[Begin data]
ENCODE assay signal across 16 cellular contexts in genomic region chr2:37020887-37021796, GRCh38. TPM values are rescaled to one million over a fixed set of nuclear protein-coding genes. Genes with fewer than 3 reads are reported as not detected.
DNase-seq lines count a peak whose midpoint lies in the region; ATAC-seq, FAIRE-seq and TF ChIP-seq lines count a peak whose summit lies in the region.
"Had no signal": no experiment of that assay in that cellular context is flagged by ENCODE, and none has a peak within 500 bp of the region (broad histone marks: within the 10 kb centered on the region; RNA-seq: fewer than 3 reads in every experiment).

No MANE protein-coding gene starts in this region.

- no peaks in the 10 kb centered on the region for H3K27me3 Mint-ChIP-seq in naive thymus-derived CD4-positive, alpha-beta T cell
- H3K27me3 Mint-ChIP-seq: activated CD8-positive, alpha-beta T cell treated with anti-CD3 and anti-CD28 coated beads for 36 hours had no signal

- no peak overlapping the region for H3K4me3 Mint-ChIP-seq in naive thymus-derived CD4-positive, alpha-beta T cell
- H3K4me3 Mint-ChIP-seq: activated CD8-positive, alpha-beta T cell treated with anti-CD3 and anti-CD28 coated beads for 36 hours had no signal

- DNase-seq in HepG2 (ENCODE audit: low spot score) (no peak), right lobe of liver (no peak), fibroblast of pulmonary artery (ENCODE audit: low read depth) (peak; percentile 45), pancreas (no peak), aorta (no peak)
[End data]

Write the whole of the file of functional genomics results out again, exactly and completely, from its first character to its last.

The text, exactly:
ENCODE assay signal across 16 cellular contexts in genomic region chr2:37020887-37021796, GRCh38. TPM values are rescaled to one million over a fixed set of nuclear protein-coding genes. Genes with fewer than 3 reads are reported as not detected.
DNase-seq lines count a peak whose midpoint lies in the region; ATAC-seq, FAIRE-seq and TF ChIP-seq lines count a peak whose summit lies in the region.
"Had no signal": no experiment of that assay in that cellular context is flagged by ENCODE, and none has a peak within 500 bp of the region (broad histone marks: within the 10 kb centered on the region; RNA-seq: fewer than 3 reads in every experiment).

No MANE protein-coding gene starts in this region.

- no peaks in the 10 kb centered on the region for H3K27me3 Mint-ChIP-seq in naive thymus-derived CD4-positive, alpha-beta T cell
- H3K27me3 Mint-ChIP-seq: activated CD8-positive, alpha-beta T cell treated with anti-CD3 and anti-CD28 coated beads for 36 hours had no signal

- no peak overlapping the region for H3K4me3 Mint-ChIP-seq in naive thymus-derived CD4-positive, alpha-beta T cell
- H3K4me3 Mint-ChIP-seq: activated CD8-positive, alpha-beta T cell treated with anti-CD3 and anti-CD28 coated beads for 36 hours had no signal

- DNase-seq in HepG2 (ENCODE audit: low spot score) (no peak), right lobe of liver (no peak), fibroblast of pulmonary artery (ENCODE audit: low read depth) (peak; percentile 45), pancreas (no peak), aorta (no peak)